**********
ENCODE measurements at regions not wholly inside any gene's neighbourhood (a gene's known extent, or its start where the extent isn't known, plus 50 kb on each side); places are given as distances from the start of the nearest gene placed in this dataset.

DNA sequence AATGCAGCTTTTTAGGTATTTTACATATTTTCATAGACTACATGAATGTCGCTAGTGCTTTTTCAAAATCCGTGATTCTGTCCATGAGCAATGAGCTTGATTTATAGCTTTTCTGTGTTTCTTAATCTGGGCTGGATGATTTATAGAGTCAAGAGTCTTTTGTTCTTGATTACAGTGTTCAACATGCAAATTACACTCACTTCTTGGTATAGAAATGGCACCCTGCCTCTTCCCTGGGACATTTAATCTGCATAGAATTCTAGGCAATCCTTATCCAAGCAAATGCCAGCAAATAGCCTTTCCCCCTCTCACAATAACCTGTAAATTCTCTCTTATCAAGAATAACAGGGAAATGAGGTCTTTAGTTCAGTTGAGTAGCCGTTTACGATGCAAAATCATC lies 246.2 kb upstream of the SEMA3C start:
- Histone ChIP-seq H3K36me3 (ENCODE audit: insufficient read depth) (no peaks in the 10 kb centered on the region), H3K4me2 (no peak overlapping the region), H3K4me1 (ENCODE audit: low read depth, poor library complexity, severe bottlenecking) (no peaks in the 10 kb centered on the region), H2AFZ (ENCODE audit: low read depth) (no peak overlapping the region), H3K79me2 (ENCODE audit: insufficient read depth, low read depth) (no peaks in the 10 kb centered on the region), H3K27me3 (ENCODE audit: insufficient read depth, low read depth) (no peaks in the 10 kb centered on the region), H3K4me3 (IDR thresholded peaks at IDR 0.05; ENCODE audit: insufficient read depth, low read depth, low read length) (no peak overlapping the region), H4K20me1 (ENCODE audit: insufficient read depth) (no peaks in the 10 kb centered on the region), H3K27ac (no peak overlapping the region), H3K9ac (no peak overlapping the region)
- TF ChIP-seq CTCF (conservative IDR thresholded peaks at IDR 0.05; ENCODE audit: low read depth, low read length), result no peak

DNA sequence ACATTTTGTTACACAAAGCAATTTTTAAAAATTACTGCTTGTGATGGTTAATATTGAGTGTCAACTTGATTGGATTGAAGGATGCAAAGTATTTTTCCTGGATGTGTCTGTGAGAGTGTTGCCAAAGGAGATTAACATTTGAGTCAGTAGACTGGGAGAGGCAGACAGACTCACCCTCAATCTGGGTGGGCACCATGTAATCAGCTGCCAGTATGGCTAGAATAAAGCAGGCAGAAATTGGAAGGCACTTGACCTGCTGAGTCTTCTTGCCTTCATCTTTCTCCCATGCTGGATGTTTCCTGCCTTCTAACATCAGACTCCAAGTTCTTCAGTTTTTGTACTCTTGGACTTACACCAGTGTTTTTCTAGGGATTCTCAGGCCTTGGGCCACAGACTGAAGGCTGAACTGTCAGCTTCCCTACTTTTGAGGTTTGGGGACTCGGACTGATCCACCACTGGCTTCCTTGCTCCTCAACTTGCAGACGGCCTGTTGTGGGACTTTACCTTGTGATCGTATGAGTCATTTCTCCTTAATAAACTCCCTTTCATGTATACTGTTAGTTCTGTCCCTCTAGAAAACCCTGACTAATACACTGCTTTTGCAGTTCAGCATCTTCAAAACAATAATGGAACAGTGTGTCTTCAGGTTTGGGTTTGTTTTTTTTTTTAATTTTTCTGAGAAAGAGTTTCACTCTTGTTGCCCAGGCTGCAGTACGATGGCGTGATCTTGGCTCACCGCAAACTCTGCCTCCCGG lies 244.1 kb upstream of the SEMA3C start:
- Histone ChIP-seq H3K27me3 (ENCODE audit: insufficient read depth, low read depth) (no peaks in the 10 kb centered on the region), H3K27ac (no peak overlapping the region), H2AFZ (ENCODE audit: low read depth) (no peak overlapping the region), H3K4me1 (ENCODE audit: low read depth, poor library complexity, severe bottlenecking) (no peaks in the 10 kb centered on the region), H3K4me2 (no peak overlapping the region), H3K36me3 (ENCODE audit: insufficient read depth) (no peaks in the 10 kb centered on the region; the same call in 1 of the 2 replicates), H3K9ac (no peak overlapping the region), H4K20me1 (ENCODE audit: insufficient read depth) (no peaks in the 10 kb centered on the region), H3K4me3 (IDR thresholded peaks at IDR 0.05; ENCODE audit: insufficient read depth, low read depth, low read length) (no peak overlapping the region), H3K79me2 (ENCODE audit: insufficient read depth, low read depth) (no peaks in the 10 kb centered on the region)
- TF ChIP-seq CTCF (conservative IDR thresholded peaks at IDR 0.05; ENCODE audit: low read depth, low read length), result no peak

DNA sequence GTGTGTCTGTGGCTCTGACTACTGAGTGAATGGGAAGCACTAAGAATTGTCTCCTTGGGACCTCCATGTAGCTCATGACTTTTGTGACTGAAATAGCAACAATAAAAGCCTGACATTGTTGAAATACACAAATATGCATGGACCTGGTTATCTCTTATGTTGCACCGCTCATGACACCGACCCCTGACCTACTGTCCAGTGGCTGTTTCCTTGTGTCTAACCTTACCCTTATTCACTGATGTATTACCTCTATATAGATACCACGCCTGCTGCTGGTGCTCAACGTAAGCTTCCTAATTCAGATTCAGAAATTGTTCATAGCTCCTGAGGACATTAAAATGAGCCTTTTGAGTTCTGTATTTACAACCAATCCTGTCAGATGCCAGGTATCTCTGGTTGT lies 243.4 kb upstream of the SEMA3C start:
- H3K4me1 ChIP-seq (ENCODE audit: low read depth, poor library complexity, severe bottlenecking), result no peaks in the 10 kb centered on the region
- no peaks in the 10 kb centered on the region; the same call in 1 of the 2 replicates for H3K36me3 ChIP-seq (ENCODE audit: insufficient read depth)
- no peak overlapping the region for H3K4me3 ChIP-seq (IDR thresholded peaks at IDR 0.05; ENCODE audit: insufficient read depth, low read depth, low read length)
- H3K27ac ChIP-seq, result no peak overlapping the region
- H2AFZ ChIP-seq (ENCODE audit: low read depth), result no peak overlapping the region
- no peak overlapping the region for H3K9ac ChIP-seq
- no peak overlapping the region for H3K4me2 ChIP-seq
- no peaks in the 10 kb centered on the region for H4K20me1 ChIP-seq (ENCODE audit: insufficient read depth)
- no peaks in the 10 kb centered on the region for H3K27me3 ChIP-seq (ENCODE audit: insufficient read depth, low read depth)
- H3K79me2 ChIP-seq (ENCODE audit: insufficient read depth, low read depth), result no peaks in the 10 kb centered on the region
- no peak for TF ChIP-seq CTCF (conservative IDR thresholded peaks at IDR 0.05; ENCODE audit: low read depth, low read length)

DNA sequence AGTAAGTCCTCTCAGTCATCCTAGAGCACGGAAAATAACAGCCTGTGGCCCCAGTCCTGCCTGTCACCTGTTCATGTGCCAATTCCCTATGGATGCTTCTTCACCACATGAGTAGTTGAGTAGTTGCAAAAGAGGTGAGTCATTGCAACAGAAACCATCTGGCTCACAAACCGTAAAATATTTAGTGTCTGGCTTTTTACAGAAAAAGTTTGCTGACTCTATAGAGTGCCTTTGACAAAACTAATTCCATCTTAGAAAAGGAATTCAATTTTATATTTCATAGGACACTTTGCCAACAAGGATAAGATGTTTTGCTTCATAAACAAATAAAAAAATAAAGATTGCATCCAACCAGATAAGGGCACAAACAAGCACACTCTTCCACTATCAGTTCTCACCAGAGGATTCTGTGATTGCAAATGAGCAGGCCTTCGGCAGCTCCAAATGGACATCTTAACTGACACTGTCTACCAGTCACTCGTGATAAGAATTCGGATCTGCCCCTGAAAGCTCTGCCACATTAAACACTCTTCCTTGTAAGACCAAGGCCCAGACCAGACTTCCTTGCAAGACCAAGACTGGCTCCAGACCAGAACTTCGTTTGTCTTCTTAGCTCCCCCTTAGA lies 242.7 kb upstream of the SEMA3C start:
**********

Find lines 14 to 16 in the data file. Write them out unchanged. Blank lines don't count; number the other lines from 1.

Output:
- no peak overlapping the region for H3K9ac ChIP-seq
- no peak overlapping the region for H3K4me2 ChIP-seq
- no peaks in the 10 kb centered on the region for H4K20me1 ChIP-seq (ENCODE audit: insufficient read depth)